Haemophilia is a group of inherited blood disorders
that affect the bloods ability to form clots. Protein factors in white
blood cells clot and form scabs on cuts, so without them a could bleed to death
from a relatively minor cut. People who have haemophilia require transfusions
of blood plasma and blood products in order to maintain a suitable level of
blood clotting ability.
There are two main types of haemophilia: type A
and type B. Type A is the most common, and is caused by a lack of the plasma
protein factor VIII, which aids blood clotting. It is an inherited disorder
carried through the female line but affects men at the rate of one in every
10,000. Half of the daughters of a female carrier will carry the defective gene,
and all of the female children of a male haemophiliac will be carriers.
Type B haemophilia is also sometimes called Christmas
disease. It is seven times rarer than type A haemophilia and is caused by a
lack of a different plasma protein, factor IX. It also is an inherited disorder,
and is carried in the female line in the same manner as Type A haemophilia.
are the symptoms of haemophilia?
Haemophilia is a spectrum complaint, meaning that
the symptoms can vary significantly from person to person in their severity.
The most significant symptom of either type of haemophilia is bleeding, which
may go unnoticed in early childhood if it is mild.
As the child grows older, bleeding becomes more
manifest, especially if the child undergoes surgery. Internal bleeding may occur
anywhere in the body, and in the joints. Nosebleeds, bruising, spontaneous bleeding,
haemorrhaging and excessive bleeding from cuts or during tooth extraction are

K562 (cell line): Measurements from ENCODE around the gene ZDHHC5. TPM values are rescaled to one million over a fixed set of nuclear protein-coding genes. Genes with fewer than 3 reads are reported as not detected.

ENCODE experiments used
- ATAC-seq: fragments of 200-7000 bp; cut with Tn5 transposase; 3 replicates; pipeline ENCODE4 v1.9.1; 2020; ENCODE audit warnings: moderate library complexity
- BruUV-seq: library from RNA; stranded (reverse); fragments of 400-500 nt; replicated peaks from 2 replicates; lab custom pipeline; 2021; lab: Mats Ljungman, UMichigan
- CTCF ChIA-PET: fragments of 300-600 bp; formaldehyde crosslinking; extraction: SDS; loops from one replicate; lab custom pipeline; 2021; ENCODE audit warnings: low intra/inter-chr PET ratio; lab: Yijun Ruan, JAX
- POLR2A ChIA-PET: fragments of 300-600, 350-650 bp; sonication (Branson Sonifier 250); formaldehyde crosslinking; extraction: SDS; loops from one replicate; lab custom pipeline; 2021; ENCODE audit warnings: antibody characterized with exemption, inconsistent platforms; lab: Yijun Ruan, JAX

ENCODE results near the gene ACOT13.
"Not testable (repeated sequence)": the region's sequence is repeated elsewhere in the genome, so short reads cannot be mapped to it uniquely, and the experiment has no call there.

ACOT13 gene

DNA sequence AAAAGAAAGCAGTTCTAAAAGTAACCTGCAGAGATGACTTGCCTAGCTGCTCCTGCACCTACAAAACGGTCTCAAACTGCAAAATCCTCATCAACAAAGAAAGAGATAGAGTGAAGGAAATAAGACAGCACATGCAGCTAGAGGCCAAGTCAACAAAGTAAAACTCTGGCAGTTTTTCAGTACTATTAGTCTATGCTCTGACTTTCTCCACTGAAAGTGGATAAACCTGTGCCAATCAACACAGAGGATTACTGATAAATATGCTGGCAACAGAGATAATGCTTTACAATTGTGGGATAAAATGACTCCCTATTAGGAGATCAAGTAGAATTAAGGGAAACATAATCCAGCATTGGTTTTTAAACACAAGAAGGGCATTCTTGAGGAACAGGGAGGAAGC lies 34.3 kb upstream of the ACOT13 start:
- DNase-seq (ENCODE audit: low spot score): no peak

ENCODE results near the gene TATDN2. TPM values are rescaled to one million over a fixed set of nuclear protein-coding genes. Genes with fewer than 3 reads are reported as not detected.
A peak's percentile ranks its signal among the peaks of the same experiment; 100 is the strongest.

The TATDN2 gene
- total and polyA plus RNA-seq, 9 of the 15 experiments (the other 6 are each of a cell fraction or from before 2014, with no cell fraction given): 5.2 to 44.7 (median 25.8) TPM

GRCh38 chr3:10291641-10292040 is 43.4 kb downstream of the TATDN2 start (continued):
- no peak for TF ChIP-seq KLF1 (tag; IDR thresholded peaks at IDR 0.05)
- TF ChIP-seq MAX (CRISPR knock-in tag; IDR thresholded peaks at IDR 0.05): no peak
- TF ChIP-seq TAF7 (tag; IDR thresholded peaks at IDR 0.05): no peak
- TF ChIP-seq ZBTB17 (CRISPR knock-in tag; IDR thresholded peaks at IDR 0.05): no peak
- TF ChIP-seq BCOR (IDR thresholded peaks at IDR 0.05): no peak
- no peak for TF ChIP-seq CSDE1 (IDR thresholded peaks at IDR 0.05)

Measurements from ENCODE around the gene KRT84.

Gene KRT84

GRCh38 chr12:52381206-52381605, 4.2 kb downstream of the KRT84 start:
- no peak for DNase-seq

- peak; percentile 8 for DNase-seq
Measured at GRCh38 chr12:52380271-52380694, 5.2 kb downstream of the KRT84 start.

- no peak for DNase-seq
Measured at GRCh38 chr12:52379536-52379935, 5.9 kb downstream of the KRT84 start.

all signs of haemophilia.
can haemophilia be treated?
Unfortunately, there is no cure for haemophilia.
The only way to prevent haemophilia would be genetically to screen potential
female carriers of the defective chromosome.
The disorder can be held in check and treated,
however. The defective clotting factor, whether factor VIII or factor IX, can
be replaced by an infusion of factor concentrates extracted from donated blood.
People with haemophilia can be given instructions on how to administer blood
factor products at home, but infusions are often done in hospital.
With regular infusions, haemophiliacs can lead
relatively normal healthy lives. It is recommended that diagnosed haemophiliacs
receive vaccinations against hepatitis.
In the recent past, contaminated blood products
were given to haemophiliac patients in Ireland, leading to many deaths. The
Lindsay Tribunal is currently investigating this scandal. Blood products in
Ireland are now carefully screened for any possible infection.
did Irish haemophiliacs come to be infected by blood products in the past?
In the 1970s and 80s the Irish blood transfusion
service often had to import certain blood products due to a shortage of supply
in Ireland. Some of these blood products were infected with HIV and hepatitis
C, and were given to Irish haemophiliacs who went on to develop these diseases,
causing serious illness and death.
Today, blood and blood products are carefully and
vigorously screened for any possibility of infection. This is a procedure known
as haemovigilance. However, in the past, screening was not as advanced as it
is today, and there appear to have been crucial lapses of vigilance on the part
of the Blood Transfusion Service Board that are currently the subject of a tribunal.
was the Lindsay Tribunal?
The Lindsay Tribunal was the body established
by the government to investigate why serious infection from blood products
in Ireland. It first sat in September 1999 and started hearings in May 2000.
These hearing ended in November 2001.
The tribunal was chaired by Judge Alison Lindsay
- her report was finally published in September 2002. She concluded that
blood products should be of the highest standard and safety and that this
is the situation now. Her report said that the bulk of the evidence heard
at the tribunal was historic in nature and that 'great changes' have taken
place in personnel, facilities and procedures since.
Judge Lindsay decided not to refer her report
to the Director of Public Prosecutions or to make any recommendation on the
need for another tribunal to examine the role of American pharmaceutical
companies - moves recommended by the victims. At the time of the publication
of the report, 78 haemophiliacs had died from the contamination scandal,
with hundreds more infected.
A separate compensation tribunal was initiated
in March 1996. As of mid-2000 the State had paid out nearly €2.5 million
to over 1,300 people who were infected, and their relatives.
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